Removing a bad ball joint to install a new one may not be a straightforward job. There are lots of bolts to unscrew, different components to detach, and a variety of other tasks. As such, it is a procedure that requires some basic knowledge about these parts.
Nevertheless, here is how you remove a worn out ball joint to put a new one in its place.
Ball Joint Replacement Process
Materials you will need
A jack and jack stands, socket wrench and different wrench socket sizes, breaker bar, needle-nose pliers, hammer, screwdrivers, a can of penetrating fluid (metal cleaner), brake cleaner fluid, ball joint press (you can loan it), and safety gear. You will also need some length of bungee cord to hold a few components in place.
First, determine if you have a strut suspension or control arms. That is because the procedures for the two are slightly different, and the one explained here are for the control arms suspension.
The procedure below also applies to the ball joints that are pressed into the control arm opening. These are the most common types, especially for cars that have not had the joints removed.
After market ball joints may be a different design such as rivets for mounting. The process to remove these and install new ones may be somewhat different.
Inspect the ball joints, too, to see that they need replacing (you may have done that already before commencing the process).
Step 1-with the car parked on flat and safe ground, remove the wheel cap and the axle nut. Loosen the lugs of the wheel whose ball joint(s).
Step 2- Use a jack to lift the car off the ground, and jack stands to offer safe support. Secure the back tires as necessary.
Step 3- with the car now raised, remove the lug nuts and the wheel.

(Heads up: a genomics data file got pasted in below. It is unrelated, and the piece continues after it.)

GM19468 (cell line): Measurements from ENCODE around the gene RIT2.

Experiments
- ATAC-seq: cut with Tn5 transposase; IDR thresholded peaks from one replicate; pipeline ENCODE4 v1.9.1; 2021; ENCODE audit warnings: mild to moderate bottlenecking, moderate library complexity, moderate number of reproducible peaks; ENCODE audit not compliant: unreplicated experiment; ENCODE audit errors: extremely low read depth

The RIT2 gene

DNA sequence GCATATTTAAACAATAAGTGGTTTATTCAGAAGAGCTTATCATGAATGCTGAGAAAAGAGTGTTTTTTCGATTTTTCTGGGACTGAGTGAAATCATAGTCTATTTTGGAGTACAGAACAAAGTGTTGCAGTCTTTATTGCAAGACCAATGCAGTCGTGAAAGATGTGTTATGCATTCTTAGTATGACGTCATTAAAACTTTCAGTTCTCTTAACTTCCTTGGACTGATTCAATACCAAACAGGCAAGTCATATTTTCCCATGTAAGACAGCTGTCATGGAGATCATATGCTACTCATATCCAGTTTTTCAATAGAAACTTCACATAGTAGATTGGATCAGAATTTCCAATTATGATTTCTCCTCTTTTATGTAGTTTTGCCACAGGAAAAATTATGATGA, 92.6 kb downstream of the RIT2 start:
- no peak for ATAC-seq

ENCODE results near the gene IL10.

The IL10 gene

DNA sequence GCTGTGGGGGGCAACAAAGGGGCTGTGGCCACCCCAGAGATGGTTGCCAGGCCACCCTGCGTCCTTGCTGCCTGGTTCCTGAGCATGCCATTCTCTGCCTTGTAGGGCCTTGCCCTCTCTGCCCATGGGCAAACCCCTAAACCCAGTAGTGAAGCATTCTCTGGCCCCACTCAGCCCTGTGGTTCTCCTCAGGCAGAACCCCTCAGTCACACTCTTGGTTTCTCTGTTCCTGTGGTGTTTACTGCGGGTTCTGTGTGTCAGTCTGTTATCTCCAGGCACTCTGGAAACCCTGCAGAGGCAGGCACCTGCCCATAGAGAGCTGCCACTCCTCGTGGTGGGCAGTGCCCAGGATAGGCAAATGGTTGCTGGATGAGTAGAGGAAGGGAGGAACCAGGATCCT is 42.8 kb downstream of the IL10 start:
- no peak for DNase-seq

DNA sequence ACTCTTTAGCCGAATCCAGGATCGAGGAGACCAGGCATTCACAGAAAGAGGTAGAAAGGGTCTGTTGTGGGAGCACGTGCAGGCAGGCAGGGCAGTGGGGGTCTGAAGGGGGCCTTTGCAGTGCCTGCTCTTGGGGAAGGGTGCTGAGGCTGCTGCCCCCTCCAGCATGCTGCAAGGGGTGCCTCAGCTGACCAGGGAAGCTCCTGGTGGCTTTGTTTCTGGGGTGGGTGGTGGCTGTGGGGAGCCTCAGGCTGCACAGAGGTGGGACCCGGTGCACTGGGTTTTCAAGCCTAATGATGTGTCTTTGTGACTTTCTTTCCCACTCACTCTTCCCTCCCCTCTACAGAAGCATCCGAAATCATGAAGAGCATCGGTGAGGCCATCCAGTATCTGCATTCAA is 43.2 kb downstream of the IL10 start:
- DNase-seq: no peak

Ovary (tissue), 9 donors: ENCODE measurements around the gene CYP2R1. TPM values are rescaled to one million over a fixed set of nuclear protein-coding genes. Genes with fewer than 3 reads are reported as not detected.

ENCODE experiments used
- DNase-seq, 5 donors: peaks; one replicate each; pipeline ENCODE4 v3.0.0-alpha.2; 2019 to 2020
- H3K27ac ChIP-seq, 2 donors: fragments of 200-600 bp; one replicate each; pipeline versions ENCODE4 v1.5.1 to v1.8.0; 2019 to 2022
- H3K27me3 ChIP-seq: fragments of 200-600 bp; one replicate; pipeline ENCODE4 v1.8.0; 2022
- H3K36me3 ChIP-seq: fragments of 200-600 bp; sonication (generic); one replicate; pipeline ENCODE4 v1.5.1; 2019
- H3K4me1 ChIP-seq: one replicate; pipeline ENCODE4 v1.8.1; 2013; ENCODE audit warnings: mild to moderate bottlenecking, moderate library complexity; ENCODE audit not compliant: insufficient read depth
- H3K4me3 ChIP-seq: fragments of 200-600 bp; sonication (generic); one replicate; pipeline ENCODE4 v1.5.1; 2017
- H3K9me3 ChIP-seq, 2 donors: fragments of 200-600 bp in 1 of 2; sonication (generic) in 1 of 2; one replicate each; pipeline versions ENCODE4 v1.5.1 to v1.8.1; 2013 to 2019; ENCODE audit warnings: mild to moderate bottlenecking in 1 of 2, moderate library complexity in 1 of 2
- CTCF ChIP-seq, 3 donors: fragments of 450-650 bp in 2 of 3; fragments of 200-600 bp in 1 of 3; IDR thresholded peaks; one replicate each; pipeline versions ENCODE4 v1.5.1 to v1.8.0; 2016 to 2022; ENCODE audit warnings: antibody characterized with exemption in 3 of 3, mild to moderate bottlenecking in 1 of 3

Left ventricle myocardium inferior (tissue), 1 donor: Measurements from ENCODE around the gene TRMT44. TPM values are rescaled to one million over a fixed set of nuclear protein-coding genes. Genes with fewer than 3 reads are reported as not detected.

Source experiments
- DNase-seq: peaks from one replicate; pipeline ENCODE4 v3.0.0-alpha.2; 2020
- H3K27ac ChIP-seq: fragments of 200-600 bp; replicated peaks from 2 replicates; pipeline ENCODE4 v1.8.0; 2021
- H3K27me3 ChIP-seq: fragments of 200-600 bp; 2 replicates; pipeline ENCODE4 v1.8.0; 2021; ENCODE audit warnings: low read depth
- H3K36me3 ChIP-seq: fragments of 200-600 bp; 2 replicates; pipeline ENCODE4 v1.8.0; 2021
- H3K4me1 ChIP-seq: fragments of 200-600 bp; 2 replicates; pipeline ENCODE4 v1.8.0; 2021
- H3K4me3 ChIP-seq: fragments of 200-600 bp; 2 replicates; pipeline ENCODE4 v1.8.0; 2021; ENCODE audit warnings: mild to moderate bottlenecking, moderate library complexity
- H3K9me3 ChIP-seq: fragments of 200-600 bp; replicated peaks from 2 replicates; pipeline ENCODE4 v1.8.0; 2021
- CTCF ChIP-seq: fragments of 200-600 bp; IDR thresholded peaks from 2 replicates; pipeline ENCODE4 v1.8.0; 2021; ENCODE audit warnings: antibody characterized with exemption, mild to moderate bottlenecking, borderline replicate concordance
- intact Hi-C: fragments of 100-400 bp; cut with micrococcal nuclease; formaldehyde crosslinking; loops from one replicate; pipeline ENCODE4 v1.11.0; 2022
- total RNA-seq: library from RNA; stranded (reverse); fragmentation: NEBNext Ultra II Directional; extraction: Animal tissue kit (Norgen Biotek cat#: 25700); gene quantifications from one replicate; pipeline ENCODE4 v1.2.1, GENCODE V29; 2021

Step 4- remove the brake caliper and hang it safely using a bungee cord to protect the brake line. Remove the brake rotor, too. You now have clear access to the ball joint, both upper or lower. If there is an ABS sensor, remove it to avoid damage.
(The nuts and bolts on the various components will most probably be covered in years of gunk. Spray them with penetrating fluid for easier removal. Allow the cleaner to set in before you begin working on the various components).
Step 5- locate the lower ball joint. Remove the cotter pin that secures the castle nut by cutting it off with needle-nose pliers.
Step 6- using a socket wrench, unfasten the lower ball joint castle nut and remove it. You may use a breaker bar to provide leverage.
Step 7- locate the upper ball joint
Step 8- the joint will have a nut that secures it to the knuckle. Remove it with a ratchet wrench and force open the hold to release the ball joint stud.
Step 9- press a crowbar on the frame of the car and use it to lift the upper control arm from the knuckle. You may use a rubber mallet to hammer the ball joint down and quicken the removal.
Step 10- separate the steering knuckle from the wheel axle and hang the axle by a bungee cord.
Lower Ball Joint Replacement
Step 11- spray the lower ball joint with penetrating fluid to make removing it easy
Step 12- using needle-nose pliers, remove the snap ring (it is located on the top of the joint). Some types of slip rings require hammering out using a screwdriver.